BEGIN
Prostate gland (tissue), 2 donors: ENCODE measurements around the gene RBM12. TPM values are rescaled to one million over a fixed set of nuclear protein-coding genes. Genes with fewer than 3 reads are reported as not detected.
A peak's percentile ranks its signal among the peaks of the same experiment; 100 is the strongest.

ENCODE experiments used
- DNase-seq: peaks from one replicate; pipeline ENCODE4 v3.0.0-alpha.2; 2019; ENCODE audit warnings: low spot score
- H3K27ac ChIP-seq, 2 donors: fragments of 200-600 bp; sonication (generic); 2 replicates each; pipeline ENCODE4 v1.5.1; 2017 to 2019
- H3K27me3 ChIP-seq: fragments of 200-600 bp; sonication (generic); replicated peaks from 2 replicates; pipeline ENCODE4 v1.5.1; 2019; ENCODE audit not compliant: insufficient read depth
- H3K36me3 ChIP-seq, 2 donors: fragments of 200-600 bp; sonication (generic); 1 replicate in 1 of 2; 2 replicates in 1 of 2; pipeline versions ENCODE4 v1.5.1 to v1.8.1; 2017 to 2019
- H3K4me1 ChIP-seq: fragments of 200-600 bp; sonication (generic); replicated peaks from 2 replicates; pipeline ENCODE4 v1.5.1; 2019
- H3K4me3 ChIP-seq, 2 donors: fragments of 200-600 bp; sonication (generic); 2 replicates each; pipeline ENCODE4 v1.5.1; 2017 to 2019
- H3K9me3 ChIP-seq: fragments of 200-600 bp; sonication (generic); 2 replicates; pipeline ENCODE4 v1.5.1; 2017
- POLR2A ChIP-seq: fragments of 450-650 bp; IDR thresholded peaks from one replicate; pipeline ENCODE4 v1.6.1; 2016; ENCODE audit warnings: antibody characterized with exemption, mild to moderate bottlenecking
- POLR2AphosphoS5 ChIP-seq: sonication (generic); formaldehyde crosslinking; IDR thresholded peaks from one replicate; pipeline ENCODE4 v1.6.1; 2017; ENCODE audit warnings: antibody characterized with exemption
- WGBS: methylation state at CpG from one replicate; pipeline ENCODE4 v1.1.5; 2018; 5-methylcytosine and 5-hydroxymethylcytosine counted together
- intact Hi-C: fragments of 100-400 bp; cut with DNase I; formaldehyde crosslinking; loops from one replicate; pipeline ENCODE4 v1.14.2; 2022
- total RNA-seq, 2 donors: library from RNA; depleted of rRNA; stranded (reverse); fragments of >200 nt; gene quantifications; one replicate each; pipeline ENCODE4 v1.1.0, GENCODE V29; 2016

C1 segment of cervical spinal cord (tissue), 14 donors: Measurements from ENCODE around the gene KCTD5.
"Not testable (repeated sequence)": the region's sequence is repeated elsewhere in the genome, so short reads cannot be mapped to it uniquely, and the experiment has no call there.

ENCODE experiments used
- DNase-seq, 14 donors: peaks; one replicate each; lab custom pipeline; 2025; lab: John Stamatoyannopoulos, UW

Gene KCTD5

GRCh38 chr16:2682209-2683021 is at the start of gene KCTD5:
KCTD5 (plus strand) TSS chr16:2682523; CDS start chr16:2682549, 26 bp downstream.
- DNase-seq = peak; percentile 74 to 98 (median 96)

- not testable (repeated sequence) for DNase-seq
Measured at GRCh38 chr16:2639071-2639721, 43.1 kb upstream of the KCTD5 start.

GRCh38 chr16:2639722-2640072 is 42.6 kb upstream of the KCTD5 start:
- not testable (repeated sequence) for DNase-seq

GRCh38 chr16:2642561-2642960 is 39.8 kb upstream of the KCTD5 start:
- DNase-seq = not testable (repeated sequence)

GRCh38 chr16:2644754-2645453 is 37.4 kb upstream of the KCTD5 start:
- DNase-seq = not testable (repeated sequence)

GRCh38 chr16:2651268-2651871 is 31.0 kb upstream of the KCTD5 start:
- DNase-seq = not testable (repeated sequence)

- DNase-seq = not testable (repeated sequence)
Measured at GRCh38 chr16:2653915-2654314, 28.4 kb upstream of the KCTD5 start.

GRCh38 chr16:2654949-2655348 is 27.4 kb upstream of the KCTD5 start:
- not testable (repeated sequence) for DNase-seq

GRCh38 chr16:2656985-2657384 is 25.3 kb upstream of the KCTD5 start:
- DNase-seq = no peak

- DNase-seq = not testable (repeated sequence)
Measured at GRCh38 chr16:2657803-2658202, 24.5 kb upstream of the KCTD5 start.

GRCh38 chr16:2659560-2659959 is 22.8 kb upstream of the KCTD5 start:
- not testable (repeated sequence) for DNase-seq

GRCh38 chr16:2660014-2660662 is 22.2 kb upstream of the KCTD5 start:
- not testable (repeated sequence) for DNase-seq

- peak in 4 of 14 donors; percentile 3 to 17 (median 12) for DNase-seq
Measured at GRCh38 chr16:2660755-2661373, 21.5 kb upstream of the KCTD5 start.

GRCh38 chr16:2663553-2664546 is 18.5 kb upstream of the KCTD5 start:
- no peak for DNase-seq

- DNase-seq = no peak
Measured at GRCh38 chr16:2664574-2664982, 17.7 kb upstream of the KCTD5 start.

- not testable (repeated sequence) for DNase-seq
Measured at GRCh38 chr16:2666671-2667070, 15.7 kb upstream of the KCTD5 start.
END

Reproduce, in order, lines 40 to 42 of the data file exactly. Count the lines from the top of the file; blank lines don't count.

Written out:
- DNase-seq = not testable (repeated sequence)
Measured at GRCh38 chr16:2657803-2658202, 24.5 kb upstream of the KCTD5 start.

GRCh38 chr16:2659560-2659959 is 22.8 kb upstream of the KCTD5 start: